New approach needed to suicide prevention
Community hotlines such as Lifeline are not fully equipped to handle critical suicide calls and may need to be complemented by a dedicated 24-hour national telephone suicide service, according to new research.
Dr Robert Watson from Federation University said media organisations, health professionals and websites, routinely direct Australians to the Lifeline counselling service.
But of the 884,000 calls to Lifeline in 2014 only 735,000 were answered, according to Dr Watson’s research. Publicly available data indicates that more than half the calls to Lifeline will take more than 90 seconds to answer, which could put some suicidal callers in critical danger.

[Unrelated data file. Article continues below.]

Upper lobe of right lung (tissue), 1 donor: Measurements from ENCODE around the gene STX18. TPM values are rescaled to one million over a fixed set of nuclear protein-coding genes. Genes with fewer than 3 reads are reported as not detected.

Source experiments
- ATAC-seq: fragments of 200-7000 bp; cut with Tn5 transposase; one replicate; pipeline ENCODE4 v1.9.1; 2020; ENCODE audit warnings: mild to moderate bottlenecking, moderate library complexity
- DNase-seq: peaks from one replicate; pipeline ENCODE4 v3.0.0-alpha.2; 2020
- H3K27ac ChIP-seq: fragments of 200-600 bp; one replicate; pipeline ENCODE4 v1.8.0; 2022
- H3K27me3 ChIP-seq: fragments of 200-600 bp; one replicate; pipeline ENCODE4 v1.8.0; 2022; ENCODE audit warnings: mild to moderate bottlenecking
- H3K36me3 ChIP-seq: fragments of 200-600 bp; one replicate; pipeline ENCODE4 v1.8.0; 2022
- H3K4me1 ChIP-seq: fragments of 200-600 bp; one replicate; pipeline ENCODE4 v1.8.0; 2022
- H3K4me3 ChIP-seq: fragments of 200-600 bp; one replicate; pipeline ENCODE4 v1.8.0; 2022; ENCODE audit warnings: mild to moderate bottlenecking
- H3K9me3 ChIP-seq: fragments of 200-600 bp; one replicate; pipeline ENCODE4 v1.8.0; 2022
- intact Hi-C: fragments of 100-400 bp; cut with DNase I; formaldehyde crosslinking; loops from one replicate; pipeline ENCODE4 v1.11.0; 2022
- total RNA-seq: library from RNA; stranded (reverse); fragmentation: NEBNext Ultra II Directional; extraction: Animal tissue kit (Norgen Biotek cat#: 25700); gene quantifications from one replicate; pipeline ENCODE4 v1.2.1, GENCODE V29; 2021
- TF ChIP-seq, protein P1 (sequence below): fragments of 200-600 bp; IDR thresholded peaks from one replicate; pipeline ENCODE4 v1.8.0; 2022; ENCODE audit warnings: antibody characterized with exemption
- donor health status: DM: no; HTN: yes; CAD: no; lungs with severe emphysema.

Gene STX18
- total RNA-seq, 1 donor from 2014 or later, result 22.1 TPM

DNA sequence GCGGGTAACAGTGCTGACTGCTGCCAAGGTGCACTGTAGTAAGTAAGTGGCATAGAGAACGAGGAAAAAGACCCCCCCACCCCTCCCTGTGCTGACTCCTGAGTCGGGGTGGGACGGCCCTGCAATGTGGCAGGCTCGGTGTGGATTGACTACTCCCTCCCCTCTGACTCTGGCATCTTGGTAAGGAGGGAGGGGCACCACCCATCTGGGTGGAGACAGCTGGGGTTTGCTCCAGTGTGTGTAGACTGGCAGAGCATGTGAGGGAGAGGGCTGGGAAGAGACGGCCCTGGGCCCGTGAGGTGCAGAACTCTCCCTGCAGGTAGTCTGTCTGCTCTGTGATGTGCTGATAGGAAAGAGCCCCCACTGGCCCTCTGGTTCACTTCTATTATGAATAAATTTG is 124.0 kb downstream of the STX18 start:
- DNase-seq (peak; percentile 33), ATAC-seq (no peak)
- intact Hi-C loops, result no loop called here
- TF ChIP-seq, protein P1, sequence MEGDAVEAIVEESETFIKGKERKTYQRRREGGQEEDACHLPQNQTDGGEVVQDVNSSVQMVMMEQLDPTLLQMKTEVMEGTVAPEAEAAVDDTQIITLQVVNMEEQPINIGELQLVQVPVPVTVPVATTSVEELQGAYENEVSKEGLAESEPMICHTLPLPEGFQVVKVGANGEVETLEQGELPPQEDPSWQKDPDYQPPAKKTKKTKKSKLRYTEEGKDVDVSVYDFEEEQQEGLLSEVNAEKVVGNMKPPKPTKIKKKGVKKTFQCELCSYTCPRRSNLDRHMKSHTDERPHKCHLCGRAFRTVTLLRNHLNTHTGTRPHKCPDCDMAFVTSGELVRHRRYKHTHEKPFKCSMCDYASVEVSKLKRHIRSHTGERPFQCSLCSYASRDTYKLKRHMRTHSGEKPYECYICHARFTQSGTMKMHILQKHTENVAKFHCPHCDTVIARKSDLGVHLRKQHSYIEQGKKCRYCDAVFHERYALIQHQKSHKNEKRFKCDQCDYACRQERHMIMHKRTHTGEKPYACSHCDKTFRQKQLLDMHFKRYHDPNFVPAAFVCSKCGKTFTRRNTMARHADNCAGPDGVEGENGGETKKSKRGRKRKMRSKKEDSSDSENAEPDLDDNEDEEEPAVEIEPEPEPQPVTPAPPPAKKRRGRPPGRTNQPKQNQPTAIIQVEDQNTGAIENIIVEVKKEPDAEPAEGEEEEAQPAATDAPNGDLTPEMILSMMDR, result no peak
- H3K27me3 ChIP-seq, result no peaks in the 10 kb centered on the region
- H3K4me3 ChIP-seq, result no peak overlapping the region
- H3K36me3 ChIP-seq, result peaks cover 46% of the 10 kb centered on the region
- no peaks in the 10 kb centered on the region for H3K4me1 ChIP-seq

“Australians perceive this service to be a suicide prevention line but will this vital crisis service be available for those with an urgent need, such as imminent suicide? Lifeline counsellors can work diligently and patiently to talk a suicidal person down and guide her or him to reassess their circumstances and abandon their suicide plan. But due to the massive number of calls taken by this national service each year, the vast majority not involving imminent suicide, calls can go unanswered and waiting times to reach a counsellor are publicly unclear or even misleading. This means there is a vital gap in our suicide prevention services, at a point where it may be a caller’s last hope", Dr Watson said.
Dr Watson and Jessica Ann Spiteri’s research paper, Lifeline Caller Response Times and Suicide Prevention, is published in the latest edition of the Australian and New Zealand Journal of Psychiatry.